Charles Dickens

While Dickens is most fundamentally associated with London, there are several interesting West Country connections.  In 1839, as Dickens’s profligate father continued to dun his publishers for small “loans,” Dickens decided that only removal from London would take him out of temptation’s way.  Searching for a suitably secluded spot, he came down to Devon and rented his parents “Mile End Cottage” in Alphington—then a quiet village on the outskirts of Exeter now a busy working-class suburb on the route to Plymouth.  But the arrangement didn’t last, and Dickens soon allowed the family to return to London from their exile (Hibbert 228-229).  Dickens himself apparently found Exeter more congenial.  Legend has it he frequented the Turk’s Head pub on High Street (now, unfortunately, transformed into a branch of Prezzo’s, although the head of the Turk himself can still be seen above the door).  It was here Dickens is supposed to have discovered the inspiration for Joe, the sleepy fat boy of Pickwick Papers fame, although there are several claimants to the title (Oxford 87). 

 

In Bath, Dickens met Moses Pickwick, manager of the White Hart Hotel, from whom he borrowed the famous name (Hibbert 288).  Dickens returns his own Mr. Pickwick to Bath (first to the White Hart itself and then to the Royal Crescent) where he encounters a bewildering variety of the spa town’s fops, social climbers, “matchmaking mamas,” and hypochondriacs whom Dickens wickedly parodies:  “‘This is a ball night,’ said the M.C., again taking Mr Pickwick’s hand. . . ‘The ball-nights in Ba-ath are moments snatched from Paradise; rendered bewitching by music, beauty, elegance, fashion, etiquette, and—and—above all, by the absence of trades-people, who are quite inconsistent with Paradise. . .” (543).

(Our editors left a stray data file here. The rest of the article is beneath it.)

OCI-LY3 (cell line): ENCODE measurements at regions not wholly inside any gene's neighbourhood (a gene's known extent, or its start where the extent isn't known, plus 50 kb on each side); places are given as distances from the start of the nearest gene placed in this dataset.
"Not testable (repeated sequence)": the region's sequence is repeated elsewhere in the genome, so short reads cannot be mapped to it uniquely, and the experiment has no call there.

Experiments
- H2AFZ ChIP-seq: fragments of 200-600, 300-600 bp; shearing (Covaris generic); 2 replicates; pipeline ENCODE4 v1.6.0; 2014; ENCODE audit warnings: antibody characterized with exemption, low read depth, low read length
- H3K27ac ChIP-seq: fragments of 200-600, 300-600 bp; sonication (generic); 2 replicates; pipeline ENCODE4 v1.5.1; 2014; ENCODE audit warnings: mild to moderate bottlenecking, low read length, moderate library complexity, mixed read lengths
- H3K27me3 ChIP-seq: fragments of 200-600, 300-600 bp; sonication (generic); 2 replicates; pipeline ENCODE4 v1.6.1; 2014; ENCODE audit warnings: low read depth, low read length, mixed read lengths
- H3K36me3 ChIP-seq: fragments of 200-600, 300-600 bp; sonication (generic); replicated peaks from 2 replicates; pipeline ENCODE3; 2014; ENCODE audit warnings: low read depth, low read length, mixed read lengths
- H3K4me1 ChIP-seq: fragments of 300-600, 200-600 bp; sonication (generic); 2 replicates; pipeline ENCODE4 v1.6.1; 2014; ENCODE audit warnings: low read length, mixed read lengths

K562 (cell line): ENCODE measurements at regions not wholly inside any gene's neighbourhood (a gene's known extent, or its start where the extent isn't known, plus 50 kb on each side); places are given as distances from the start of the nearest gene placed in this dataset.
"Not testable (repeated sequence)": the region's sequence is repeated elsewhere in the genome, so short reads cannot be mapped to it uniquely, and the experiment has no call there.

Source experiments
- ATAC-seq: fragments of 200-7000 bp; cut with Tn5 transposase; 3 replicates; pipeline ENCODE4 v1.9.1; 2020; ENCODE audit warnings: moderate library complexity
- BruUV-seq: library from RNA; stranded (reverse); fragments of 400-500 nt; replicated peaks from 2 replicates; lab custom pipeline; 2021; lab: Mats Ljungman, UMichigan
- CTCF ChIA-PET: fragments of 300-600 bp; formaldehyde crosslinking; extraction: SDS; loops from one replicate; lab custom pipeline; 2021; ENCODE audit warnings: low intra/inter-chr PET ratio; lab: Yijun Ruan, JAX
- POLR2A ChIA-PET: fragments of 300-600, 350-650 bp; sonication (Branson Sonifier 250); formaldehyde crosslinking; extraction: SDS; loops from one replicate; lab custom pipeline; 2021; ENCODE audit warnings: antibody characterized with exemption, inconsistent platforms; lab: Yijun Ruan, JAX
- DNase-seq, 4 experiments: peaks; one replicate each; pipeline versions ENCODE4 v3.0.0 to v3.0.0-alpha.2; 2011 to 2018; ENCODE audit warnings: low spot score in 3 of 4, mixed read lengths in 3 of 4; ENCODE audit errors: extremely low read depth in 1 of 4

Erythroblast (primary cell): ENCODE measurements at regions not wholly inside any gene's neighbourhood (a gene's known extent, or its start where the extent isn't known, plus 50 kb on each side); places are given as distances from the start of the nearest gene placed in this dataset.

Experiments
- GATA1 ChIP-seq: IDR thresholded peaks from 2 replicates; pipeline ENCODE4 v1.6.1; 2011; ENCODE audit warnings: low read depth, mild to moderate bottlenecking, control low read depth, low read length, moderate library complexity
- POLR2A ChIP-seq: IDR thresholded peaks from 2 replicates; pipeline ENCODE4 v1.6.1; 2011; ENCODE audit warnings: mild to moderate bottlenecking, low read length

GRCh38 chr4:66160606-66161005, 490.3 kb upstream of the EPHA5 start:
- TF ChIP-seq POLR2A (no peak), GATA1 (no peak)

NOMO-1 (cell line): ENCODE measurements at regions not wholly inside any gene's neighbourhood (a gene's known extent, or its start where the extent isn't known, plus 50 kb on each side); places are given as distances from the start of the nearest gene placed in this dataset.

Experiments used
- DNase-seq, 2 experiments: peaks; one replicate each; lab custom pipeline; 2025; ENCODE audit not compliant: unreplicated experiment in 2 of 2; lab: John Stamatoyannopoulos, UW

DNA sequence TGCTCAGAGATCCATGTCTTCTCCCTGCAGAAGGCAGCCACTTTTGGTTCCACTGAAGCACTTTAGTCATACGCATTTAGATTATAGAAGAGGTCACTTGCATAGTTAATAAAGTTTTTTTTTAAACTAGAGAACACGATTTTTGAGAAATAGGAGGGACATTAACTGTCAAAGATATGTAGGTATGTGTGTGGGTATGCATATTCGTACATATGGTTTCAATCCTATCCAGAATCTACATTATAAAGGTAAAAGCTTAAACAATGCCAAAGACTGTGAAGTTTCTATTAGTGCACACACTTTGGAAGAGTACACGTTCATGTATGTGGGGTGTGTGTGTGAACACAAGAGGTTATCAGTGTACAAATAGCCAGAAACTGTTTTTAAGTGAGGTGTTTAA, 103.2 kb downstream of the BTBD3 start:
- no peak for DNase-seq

Dickens, Charles.  The Pickwick Papers.  Ed. By James Kinsley.  Oxford:  The Clarendon P, 1986.

Hibbert, Christopher.  The Making of Charles Dickens.  London:  Longman’s, 1967.

Eagle, Dorothy and Hilary Carnell.  The Oxford Illustrated Literary Guide to Great Britain and Ireland.       Oxford:  Oxford University P, 1992.

 

 

 

 

 

 

© Copyright Kim McMullen 2007

 

Mile End Cottage, Church Rd., Alphington
Plaque, Mile End Cottage, Alphington
Turks Head, High St., Exeter
Turks Head Rear Facade, Waterbeer St., Exeter